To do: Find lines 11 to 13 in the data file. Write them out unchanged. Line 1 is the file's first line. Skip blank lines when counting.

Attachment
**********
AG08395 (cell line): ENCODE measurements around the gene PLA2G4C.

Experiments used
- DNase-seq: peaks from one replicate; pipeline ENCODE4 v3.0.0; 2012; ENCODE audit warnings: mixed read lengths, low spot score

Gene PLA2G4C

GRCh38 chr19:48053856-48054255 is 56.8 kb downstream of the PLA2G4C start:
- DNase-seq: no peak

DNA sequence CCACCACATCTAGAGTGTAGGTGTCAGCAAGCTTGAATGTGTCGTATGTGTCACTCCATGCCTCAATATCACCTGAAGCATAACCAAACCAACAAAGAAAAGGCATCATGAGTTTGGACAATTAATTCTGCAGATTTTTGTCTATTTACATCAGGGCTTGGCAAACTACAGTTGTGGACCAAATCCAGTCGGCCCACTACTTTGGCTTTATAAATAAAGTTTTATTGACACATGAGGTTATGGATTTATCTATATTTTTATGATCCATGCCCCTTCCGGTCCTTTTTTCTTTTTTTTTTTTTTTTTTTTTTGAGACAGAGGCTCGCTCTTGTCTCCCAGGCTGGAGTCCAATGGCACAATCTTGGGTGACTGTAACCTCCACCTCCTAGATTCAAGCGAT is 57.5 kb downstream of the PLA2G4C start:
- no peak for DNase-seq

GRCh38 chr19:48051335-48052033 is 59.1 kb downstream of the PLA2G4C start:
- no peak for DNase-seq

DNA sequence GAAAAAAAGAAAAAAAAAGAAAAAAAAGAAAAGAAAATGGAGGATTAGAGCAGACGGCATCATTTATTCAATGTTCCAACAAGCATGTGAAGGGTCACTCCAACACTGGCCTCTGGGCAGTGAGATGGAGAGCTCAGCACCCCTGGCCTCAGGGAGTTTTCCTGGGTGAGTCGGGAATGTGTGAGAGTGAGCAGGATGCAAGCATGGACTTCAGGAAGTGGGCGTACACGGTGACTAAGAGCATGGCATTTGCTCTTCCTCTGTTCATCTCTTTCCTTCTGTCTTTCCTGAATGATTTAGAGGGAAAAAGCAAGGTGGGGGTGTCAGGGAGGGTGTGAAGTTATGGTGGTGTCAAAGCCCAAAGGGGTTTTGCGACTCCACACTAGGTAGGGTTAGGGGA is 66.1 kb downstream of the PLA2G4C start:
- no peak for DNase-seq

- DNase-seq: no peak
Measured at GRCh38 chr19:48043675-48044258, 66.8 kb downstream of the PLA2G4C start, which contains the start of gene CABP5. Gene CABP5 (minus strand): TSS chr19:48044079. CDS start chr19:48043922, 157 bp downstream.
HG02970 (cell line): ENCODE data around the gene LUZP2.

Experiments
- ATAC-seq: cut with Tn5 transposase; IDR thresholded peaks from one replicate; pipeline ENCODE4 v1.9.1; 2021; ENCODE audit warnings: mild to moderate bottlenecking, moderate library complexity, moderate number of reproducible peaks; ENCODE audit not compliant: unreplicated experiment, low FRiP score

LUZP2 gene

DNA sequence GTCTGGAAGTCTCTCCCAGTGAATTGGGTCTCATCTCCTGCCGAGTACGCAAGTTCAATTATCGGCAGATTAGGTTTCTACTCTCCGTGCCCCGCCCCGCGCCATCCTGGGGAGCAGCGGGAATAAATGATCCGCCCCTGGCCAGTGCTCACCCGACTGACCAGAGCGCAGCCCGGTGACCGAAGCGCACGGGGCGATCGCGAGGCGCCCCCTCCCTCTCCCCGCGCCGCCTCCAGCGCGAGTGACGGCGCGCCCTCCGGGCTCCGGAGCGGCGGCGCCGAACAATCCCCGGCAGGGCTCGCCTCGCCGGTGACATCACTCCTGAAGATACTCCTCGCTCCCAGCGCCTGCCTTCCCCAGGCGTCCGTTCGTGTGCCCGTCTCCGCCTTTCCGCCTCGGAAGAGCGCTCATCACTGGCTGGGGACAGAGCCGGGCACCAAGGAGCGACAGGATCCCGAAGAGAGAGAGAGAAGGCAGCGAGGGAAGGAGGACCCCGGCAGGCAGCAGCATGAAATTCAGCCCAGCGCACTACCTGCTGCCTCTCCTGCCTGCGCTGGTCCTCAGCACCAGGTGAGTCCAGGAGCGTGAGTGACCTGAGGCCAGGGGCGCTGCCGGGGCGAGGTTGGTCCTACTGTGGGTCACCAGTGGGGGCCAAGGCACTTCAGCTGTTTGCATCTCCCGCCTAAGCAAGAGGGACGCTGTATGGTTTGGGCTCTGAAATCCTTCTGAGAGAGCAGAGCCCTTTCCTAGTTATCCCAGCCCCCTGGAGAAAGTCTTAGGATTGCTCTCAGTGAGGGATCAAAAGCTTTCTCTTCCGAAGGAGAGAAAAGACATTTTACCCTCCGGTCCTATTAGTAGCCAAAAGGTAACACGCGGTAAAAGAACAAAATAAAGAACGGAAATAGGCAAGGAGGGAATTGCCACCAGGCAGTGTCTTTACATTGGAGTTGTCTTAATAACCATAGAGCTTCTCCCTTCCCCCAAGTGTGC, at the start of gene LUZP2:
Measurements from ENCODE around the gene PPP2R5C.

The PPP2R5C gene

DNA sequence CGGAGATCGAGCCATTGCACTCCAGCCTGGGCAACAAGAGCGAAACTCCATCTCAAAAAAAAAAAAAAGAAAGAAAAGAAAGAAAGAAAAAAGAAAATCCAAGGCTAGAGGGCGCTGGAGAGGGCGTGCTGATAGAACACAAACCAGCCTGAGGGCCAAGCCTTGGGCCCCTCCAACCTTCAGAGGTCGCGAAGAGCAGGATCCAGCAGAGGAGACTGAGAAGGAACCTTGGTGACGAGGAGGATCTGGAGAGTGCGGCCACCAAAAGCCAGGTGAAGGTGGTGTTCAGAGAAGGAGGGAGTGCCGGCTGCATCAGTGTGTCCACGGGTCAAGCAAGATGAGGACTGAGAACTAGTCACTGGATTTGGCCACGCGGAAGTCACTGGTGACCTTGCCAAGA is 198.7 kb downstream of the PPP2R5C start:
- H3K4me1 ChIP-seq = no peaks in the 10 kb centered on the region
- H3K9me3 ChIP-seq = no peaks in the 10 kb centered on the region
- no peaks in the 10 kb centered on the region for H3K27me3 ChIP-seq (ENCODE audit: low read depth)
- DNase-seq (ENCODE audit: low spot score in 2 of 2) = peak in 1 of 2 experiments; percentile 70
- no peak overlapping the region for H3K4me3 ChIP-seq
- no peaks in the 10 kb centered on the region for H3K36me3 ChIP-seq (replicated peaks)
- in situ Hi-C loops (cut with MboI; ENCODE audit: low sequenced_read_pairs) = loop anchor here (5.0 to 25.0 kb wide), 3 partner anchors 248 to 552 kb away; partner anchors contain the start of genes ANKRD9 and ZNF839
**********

DNA sequence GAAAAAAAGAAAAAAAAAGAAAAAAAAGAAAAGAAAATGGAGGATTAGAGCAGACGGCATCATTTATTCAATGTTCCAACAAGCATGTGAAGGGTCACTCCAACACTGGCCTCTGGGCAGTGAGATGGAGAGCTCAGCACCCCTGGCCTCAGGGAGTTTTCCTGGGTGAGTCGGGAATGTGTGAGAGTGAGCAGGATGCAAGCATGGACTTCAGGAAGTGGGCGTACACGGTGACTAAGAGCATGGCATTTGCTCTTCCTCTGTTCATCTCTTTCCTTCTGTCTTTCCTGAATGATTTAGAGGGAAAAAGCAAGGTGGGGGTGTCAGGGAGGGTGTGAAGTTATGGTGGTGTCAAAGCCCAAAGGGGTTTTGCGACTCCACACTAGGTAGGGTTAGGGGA is 66.1 kb downstream of the PLA2G4C start:
- no peak for DNase-seq

- DNase-seq: no peak